Officials of Metro and the Washington area's fire departments have agreed to make improvements in equipment and procedures in the subway system in an effort to reduce hazards to riders and firefighters.
One proposed installation would be special subway tunnel radio system, designed to permit firefighters to maintain direct contact underground with their own units, rather than relying upon Metro's internal telephone system.
Richard S. Page, Metro general manager, said the radio system would cost between $300,000 and $1 million, depending upon how extensive an installation ultimately is decided upon. He said no source of funds to install a system is in sight.
Page reviewed the increased fire protection plans in a memo to the Metro board after The Washington Post reported that Washington's subway system contains many of the same fire hazards revealed during the investigation of a fatal fire last January in San Franciso's Bay Area Rapid Transit system (BART).
However, Page insisted that Metro was and is safer than BART, and that his announcement of proposed improvements should not be interpreted as conceding that Metro is hazardous.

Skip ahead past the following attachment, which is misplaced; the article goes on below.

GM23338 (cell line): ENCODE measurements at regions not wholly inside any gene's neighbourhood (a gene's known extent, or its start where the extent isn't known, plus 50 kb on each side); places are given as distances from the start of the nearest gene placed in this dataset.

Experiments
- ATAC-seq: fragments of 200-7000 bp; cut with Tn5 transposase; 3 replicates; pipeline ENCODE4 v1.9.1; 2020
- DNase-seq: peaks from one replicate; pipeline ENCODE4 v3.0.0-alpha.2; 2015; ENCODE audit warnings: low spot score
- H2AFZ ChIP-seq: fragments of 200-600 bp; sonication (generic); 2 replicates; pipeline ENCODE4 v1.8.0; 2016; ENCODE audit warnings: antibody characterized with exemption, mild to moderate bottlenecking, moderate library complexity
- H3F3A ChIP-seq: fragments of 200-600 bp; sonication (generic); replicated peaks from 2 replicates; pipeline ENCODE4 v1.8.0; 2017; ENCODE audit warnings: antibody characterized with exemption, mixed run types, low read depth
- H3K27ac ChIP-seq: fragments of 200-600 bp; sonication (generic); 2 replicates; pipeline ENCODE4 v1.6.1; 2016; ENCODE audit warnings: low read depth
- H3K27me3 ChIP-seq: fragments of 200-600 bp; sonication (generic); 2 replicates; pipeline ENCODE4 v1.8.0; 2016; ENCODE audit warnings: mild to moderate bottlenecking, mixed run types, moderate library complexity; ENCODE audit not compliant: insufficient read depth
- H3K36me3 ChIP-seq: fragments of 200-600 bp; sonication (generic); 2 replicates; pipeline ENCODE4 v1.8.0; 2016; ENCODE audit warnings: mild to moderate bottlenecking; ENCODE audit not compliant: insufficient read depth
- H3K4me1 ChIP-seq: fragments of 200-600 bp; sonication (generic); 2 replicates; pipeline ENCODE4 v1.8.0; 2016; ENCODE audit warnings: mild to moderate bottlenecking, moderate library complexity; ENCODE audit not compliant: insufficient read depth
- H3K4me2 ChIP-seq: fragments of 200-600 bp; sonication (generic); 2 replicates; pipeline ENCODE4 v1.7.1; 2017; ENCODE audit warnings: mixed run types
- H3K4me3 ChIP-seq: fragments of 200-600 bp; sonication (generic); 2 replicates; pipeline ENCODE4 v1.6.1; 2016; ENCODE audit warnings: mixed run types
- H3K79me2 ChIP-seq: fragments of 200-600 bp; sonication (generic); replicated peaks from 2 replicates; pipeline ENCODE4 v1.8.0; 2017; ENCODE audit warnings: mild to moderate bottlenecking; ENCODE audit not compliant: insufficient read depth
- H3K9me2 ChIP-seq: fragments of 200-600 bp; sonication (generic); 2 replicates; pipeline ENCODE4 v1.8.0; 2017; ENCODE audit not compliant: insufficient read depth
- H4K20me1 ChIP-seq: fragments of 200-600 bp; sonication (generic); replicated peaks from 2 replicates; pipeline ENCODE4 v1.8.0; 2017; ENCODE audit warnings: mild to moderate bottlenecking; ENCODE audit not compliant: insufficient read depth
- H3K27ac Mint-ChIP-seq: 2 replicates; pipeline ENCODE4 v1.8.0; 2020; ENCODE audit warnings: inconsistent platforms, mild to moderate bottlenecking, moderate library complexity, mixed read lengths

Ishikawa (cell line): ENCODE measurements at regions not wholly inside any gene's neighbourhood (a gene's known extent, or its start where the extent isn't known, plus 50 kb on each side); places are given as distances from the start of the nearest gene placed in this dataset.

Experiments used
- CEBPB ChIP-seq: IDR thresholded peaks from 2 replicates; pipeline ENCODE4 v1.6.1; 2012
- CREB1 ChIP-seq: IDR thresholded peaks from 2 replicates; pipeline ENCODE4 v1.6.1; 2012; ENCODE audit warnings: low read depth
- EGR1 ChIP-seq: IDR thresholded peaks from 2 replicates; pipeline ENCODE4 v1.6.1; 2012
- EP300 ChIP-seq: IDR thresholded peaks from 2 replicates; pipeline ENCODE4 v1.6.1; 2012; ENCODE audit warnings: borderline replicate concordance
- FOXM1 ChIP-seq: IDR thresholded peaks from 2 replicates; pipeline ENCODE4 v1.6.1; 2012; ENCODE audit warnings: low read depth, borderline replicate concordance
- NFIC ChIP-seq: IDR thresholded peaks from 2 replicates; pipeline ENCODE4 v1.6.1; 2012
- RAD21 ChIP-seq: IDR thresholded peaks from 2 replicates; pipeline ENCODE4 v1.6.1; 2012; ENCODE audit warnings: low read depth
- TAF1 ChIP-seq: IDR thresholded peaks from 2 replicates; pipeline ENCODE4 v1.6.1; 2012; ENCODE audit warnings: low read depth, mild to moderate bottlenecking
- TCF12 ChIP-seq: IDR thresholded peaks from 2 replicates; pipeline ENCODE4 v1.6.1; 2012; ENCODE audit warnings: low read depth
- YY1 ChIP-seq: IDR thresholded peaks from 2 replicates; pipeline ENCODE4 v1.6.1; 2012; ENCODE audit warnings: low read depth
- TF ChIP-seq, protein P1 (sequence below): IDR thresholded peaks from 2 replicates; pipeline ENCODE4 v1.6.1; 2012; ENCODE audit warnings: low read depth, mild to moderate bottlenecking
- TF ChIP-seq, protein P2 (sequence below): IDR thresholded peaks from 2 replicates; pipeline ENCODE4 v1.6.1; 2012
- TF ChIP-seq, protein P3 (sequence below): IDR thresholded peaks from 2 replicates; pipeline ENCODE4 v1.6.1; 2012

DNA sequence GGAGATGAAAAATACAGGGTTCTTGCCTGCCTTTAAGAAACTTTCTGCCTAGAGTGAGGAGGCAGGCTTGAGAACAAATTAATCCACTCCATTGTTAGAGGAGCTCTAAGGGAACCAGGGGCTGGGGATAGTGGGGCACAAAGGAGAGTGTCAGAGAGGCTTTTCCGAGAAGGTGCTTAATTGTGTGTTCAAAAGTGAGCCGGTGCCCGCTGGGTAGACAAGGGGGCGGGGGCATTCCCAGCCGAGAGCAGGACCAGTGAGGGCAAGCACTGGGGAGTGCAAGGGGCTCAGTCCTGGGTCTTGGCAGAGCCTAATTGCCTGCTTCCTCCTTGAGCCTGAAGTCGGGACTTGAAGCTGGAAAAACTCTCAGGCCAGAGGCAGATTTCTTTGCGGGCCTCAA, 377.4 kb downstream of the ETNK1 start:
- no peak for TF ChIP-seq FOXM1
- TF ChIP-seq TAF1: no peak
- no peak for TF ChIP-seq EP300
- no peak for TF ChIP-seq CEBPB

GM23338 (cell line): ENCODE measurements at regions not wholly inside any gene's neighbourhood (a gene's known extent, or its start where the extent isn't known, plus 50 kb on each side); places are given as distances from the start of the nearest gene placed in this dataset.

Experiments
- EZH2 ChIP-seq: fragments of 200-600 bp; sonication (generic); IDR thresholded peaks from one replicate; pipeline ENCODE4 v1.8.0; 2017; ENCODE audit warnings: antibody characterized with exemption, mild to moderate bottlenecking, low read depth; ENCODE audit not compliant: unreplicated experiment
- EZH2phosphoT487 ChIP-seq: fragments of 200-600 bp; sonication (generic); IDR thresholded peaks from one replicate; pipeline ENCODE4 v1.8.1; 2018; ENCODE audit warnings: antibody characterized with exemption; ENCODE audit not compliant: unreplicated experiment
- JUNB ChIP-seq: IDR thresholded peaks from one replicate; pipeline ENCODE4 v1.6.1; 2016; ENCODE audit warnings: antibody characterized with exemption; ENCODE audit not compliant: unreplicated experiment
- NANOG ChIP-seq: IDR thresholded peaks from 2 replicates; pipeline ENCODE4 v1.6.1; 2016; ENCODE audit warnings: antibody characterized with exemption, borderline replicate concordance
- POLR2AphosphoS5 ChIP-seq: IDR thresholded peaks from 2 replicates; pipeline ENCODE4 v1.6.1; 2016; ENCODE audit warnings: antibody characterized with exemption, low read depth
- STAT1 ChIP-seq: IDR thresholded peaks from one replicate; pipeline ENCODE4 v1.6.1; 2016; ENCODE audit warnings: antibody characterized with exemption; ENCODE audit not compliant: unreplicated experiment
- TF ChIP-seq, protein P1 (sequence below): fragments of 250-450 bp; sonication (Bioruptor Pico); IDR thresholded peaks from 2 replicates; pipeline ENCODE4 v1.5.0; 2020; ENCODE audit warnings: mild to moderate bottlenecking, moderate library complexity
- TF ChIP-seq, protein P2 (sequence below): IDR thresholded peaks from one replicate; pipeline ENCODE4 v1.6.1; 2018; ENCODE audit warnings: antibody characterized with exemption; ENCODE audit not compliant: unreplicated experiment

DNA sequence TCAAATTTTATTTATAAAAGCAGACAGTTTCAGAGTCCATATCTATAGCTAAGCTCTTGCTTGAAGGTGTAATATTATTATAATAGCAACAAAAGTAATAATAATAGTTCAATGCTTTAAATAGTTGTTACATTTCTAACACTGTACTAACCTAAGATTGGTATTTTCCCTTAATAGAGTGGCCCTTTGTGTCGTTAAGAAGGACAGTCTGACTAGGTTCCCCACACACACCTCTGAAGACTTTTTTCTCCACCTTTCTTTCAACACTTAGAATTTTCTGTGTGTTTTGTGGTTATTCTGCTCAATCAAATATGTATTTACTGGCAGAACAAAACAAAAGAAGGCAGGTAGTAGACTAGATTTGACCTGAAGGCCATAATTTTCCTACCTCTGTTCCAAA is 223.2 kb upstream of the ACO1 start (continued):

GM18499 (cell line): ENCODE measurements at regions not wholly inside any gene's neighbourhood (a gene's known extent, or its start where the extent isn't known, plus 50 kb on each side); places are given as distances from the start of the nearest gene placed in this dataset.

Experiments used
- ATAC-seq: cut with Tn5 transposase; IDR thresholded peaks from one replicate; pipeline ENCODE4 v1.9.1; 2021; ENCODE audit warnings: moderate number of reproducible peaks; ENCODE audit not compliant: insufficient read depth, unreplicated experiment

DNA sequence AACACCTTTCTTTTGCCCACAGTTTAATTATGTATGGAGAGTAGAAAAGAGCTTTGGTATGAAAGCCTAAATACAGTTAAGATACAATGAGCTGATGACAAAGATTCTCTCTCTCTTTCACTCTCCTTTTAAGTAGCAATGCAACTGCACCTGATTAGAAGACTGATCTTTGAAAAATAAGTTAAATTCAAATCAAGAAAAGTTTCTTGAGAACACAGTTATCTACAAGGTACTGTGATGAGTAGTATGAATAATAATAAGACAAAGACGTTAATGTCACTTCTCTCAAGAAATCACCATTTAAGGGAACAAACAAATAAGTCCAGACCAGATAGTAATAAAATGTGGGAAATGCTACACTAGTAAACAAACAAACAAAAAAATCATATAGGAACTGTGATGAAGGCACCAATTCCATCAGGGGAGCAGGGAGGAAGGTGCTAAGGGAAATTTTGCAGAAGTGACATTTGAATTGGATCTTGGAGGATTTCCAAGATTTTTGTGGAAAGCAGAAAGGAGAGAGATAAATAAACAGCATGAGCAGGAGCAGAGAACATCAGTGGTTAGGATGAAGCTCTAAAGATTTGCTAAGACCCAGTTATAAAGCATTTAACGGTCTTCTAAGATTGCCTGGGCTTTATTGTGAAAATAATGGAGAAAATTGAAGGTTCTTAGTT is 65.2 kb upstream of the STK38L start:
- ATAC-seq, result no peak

In a related development, it was disclosed that Page met this week with D.C. Fire Chief Jefferson W. Lewis and agreed on the steps to improve Metro safety. Never before had a Metro general manager and a D.C. fire chief held such a face-to-face meeting.
Among planned improvements listed by Page were a special telephone system in the Blue Line's Potomac River tunnel and reconstruction of a fire wall between tracks there, better markings of emergency exits and other emergency equipment in trains and tunnels, emergency telephones on station platforms, an automatic evacuation announcement system in stations and better training and inspection procedures.
At present, the only part of the rail system with a tunnel radio system is the river tube. It was installed by Arlington County.
Before yesterday's open meeting of the Metro board, its members met as a committee in a closed session, in which they discussed and rejected the latest proposal by the U.S. Urban Mass Transportation Administration (UMTA) for a Metro financing plan.
UMTA said its plan would use a available funds to complete construction of 73 miles, while Metro prefers its own proposal to spend much of the money on preliminary work leading toward completion of a 101-mile system.
Metro director Cleatus E. Barnett, of Montgomery County, said the board members decided to "advise UMTA that its proposal does not conform to fiscal and political realities" in the Washington region.
On another matter, the Metro board approved a plan for the south entrance to the Friendship Heights subway station, Wisconsin Avenue near Jennifer Street NW, that will use elevators instead of escalators as are used at other stations. The design is intended to permit continued use of a Metro bus garage at that location. CAPTION: Picture, RICHARD PAGE . . . defends fire safety